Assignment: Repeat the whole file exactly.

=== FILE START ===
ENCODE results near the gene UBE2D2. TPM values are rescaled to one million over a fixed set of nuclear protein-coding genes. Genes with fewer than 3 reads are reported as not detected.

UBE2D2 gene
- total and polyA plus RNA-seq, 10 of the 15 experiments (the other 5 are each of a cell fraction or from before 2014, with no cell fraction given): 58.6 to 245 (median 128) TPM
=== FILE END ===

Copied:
ENCODE results near the gene UBE2D2. TPM values are rescaled to one million over a fixed set of nuclear protein-coding genes. Genes with fewer than 3 reads are reported as not detected.

UBE2D2 gene
- total and polyA plus RNA-seq, 10 of the 15 experiments (the other 5 are each of a cell fraction or from before 2014, with no cell fraction given): 58.6 to 245 (median 128) TPM